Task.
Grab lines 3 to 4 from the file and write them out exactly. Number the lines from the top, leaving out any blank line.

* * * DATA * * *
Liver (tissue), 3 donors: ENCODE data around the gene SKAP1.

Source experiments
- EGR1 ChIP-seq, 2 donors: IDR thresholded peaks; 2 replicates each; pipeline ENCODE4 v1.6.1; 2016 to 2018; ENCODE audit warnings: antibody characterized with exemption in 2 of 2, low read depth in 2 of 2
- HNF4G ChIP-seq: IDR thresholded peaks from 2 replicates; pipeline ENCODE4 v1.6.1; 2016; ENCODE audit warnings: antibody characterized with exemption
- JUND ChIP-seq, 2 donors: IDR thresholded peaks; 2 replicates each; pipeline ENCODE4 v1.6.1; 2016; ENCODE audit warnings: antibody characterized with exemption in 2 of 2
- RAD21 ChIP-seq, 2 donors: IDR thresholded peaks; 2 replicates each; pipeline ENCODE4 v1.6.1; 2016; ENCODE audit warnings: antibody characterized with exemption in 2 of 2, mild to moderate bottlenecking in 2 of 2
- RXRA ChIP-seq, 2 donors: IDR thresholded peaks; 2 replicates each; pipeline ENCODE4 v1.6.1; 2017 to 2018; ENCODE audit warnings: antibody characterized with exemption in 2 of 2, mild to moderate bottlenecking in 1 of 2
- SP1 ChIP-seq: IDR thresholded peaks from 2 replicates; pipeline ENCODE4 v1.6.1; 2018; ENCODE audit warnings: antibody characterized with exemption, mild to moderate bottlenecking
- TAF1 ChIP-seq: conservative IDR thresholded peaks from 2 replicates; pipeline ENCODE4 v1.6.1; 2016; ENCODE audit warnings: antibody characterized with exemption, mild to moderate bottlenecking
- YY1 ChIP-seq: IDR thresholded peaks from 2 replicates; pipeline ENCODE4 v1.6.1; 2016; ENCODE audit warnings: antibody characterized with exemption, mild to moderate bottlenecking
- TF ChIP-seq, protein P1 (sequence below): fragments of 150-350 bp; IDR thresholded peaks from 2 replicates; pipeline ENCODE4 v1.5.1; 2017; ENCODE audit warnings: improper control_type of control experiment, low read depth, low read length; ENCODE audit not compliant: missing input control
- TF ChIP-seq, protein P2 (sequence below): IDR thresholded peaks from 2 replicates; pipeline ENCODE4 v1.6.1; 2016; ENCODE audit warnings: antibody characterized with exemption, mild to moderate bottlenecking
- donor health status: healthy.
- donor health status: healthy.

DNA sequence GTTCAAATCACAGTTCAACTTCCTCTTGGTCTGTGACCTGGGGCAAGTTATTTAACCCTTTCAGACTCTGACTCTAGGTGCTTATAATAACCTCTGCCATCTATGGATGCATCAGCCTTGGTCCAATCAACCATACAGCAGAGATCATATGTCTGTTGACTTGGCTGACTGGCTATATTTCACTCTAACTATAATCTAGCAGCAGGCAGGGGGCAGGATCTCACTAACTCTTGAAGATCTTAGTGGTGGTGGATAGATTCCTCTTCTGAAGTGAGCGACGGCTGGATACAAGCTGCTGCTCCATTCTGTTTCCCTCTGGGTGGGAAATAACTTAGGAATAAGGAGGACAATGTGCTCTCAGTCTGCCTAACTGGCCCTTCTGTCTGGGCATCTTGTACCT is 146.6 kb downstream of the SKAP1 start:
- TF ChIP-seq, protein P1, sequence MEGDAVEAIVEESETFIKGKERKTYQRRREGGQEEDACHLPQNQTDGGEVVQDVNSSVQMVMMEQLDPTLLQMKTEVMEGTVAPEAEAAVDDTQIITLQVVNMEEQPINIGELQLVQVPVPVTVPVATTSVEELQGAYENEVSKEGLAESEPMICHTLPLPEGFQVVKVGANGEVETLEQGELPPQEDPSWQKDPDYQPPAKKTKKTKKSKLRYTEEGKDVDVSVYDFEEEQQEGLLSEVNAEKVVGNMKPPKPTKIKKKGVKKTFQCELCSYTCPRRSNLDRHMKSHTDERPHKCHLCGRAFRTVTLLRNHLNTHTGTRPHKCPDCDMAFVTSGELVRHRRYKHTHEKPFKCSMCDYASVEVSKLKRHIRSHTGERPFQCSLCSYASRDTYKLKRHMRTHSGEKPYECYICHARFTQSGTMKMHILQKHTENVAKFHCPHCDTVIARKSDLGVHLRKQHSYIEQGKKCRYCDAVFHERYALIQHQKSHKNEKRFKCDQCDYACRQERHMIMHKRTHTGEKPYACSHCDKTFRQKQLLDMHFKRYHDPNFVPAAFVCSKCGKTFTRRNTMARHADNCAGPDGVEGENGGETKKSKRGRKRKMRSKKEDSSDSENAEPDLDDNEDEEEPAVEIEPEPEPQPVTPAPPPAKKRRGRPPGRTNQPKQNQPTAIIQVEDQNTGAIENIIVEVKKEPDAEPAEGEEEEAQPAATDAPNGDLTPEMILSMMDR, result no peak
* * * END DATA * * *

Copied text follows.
- EGR1 ChIP-seq, 2 donors: IDR thresholded peaks; 2 replicates each; pipeline ENCODE4 v1.6.1; 2016 to 2018; ENCODE audit warnings: antibody characterized with exemption in 2 of 2, low read depth in 2 of 2
- HNF4G ChIP-seq: IDR thresholded peaks from 2 replicates; pipeline ENCODE4 v1.6.1; 2016; ENCODE audit warnings: antibody characterized with exemption